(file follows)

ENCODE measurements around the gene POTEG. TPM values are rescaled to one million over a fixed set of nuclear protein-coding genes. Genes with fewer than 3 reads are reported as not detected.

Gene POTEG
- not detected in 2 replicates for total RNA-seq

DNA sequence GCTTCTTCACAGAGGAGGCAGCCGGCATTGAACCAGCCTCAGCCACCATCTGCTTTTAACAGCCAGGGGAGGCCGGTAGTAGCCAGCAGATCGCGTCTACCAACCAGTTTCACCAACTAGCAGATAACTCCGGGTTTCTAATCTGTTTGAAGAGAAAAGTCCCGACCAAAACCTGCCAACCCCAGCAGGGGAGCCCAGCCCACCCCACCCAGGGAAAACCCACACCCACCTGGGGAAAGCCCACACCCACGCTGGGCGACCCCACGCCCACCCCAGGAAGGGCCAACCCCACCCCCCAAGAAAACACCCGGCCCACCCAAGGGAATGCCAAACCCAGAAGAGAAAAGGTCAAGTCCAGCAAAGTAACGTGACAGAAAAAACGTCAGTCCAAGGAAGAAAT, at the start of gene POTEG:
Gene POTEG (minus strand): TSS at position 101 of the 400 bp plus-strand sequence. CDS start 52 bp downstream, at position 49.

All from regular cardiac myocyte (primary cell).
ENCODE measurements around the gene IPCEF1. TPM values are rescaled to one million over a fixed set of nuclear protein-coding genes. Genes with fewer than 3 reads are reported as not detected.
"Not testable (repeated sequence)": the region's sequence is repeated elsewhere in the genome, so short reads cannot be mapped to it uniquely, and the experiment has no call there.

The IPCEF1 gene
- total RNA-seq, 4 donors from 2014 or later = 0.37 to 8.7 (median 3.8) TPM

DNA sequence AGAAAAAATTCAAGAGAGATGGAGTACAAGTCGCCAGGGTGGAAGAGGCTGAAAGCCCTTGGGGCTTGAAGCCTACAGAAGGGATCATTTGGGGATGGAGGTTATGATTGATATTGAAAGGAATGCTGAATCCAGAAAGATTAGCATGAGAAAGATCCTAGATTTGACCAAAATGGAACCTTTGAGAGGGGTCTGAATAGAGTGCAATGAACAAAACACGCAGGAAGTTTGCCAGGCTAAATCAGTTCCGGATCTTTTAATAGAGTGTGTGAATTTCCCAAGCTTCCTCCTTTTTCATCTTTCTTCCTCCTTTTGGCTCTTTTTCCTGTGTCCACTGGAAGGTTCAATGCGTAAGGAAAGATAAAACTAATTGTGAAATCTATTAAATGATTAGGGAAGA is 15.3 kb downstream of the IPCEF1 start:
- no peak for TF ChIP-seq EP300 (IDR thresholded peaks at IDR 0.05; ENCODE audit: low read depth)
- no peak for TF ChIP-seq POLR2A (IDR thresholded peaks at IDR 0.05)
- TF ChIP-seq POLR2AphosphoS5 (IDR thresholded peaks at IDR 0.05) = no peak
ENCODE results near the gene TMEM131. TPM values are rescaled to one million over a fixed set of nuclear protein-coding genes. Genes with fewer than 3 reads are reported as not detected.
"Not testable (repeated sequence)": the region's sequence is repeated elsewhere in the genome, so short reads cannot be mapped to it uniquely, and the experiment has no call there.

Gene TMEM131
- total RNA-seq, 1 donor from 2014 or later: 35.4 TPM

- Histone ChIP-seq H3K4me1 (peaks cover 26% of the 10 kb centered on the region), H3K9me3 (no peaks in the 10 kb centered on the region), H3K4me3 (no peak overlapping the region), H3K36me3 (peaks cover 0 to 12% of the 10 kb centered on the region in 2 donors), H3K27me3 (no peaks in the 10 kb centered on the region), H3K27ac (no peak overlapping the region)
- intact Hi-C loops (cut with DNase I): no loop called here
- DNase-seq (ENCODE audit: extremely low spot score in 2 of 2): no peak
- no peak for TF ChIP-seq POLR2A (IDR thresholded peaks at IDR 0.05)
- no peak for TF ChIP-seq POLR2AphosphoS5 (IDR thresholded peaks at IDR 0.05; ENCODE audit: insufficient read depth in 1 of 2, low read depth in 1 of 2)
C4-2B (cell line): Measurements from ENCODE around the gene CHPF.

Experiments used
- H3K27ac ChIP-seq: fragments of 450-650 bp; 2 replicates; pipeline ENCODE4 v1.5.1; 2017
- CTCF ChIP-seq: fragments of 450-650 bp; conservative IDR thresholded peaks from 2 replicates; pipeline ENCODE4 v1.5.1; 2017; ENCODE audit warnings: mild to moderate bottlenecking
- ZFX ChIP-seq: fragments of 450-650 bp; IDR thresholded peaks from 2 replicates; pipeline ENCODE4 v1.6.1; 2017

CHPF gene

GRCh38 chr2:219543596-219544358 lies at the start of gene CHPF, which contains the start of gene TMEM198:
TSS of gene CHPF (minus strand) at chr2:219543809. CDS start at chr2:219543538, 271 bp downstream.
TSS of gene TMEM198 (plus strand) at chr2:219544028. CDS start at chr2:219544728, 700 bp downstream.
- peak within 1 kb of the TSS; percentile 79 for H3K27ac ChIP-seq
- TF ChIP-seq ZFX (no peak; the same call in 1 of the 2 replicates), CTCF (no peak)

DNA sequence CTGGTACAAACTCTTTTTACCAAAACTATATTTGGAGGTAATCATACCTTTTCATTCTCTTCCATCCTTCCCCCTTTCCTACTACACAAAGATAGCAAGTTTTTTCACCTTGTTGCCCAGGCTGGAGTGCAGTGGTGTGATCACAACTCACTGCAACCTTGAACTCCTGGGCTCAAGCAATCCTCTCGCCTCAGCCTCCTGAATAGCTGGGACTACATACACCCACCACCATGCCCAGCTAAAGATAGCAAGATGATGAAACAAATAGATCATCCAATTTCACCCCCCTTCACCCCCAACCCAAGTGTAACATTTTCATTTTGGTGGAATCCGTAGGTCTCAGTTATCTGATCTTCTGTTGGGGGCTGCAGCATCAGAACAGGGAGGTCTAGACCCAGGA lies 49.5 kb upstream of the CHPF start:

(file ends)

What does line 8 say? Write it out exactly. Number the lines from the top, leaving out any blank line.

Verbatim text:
"Not testable (repeated sequence)": the region's sequence is repeated elsewhere in the genome, so short reads cannot be mapped to it uniquely, and the experiment has no call there.